I get it. Of course, I also don’t get it, and for that I am lucky. But there are people in my life whose loss I could barely stand, if I could stand it at all. Like Auden, for them I would put out the stars, pack up the moon, dismantle the sun. And I can imagine carving those names along my inside wrist, my spine, across my ribs. The letters embossed on the most tender pieces of my flesh. Wherever it would hurt the most.

I still have some things printed on my body. More and more, as the years pass. In my teens, it was a nasty bike accident that cost me my front tooth. A broken nose from a highly foreseeable basketball to the face. Later, some burns from careless hot oven management, a failed nose piercing in my early twenties. Weight loss and weight gain. Scratches from various outdoor adventures that have never fully faded. The scars of the mosquito bites that gave me a nasty case of dengue fever. More recently, pregnancy. Child birth.

Other things are more invisible. Years of chronic illness. A legacy of sexual harassment that dates back to childhood. The ashes I’ve scattered, sometimes swallowed. The ones I haven’t. The people I still miss. My flirtations with suicide. A miscarriage. The worry lines of depression and anxiety that still crowd my brain, when they want to.

Perhaps they would all be better out in the sunlight, inked onto my naked flesh, and flushed clean down the waterslides at Leanyer Water Park.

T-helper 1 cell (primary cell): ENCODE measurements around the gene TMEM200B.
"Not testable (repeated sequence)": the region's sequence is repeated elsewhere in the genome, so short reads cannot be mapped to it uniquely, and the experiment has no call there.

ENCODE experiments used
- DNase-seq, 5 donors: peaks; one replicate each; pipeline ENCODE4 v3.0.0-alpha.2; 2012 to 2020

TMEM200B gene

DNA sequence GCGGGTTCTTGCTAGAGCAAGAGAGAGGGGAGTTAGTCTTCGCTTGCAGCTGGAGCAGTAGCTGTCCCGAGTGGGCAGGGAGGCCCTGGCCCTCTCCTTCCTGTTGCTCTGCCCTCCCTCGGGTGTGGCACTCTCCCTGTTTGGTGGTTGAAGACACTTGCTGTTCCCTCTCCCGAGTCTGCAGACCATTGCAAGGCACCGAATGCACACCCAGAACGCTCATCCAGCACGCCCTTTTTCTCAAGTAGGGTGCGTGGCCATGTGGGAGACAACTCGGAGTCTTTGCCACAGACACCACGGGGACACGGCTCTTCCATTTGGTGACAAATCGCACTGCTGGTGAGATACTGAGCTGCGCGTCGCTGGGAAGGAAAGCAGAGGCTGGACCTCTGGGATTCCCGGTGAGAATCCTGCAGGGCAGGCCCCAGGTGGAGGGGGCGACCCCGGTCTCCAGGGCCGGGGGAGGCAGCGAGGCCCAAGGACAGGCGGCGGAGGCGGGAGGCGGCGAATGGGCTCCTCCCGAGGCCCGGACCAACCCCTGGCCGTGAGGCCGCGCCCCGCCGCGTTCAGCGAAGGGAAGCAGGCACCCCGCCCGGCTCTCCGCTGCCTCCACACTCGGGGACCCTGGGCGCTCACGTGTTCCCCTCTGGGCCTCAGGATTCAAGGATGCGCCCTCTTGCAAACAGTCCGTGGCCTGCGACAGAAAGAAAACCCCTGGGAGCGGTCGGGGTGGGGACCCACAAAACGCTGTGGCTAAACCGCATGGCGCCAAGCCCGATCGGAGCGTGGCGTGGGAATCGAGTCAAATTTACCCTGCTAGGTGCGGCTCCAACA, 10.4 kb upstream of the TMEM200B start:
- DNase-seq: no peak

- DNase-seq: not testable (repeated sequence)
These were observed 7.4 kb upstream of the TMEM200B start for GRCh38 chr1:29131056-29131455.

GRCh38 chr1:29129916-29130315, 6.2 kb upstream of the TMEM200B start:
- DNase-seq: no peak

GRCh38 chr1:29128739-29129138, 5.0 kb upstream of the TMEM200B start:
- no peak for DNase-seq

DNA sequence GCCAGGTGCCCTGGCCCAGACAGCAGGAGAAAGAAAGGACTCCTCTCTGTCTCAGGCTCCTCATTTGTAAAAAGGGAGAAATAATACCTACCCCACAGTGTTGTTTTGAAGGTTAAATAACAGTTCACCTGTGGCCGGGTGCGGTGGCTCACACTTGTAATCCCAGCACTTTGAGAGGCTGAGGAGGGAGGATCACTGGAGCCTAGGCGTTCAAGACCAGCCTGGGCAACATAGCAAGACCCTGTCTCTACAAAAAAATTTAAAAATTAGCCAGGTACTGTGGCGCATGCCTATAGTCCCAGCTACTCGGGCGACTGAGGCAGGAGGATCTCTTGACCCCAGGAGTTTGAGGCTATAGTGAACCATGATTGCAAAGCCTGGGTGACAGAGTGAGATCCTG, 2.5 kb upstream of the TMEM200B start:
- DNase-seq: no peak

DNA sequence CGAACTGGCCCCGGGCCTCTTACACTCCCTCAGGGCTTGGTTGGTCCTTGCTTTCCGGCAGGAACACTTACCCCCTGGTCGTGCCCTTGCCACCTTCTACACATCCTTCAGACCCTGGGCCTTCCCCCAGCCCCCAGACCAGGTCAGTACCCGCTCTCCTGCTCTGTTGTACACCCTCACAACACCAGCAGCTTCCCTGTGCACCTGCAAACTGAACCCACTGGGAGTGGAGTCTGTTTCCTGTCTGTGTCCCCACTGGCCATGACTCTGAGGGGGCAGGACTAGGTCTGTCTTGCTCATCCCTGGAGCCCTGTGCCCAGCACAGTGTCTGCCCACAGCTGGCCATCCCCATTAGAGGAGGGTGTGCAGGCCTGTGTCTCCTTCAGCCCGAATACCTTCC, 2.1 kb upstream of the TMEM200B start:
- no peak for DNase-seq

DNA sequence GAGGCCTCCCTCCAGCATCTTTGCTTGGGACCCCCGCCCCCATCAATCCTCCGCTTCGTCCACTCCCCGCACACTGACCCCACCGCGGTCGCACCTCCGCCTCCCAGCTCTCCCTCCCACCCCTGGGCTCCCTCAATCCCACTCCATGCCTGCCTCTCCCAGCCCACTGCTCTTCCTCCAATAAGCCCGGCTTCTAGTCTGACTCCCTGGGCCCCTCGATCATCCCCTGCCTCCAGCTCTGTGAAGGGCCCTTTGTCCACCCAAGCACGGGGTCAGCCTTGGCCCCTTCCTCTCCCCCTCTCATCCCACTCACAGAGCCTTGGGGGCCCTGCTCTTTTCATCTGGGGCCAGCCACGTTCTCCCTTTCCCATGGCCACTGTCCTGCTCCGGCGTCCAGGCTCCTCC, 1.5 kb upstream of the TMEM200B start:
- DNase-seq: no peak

*with thanks to Jerry Jeff Walker

Advertisements

A love letter to the Nightcliff Foreshore

Every town has its promenade: a scene, the place to be seen. In Darwin, for my money at least, that’s the Nightcliff Foreshore.

70 odd years ago it was the boon docks, the site of military camps during the War. You can still see the metallic left overs—engines, axels, and the odd bullet—melted onto the rocks around the Nightcliff pool. And if you know where to look at low tide, there are remnants of a plane carcass, a B-25 bomber that crashed killing five servicemen. Wendy James, a long-long-long-time Darwin resident, once told me that she and her brother used to roam the abandoned army camps in the late ‘40s, skipping school to play with left over ammunition. Wendy’s favourite trick was putting cordite into her dad’s cigarettes. Those were the days….

Now, the Nightcliff Foreshore is home to swing dancing on a Sunday and family reunions with lamb on a spit. Kids fossick in the mangroves. Long grassers and new arrivals gather around the BBQs.

On the jetty, adolescent boys take it in turns to jump, somersault and hurdle the barrier into the salty water below.

IMG_4070

IMG_4071

IMG_4072

Tourists in sneakers and socks clatter out of hire cars to get the ultimate sunset shot.

Fishing fanatics drop a line at the jetty and off the rocks. They flick, hope and repeat.

This craggy coastline is where the young things park on a Sunday night. They show off their souped up cars and discreetly pair off under the moonlit sky.

There are random acts of urine and impromptu games of badminton.

There are passing dolphins and the occasional fight.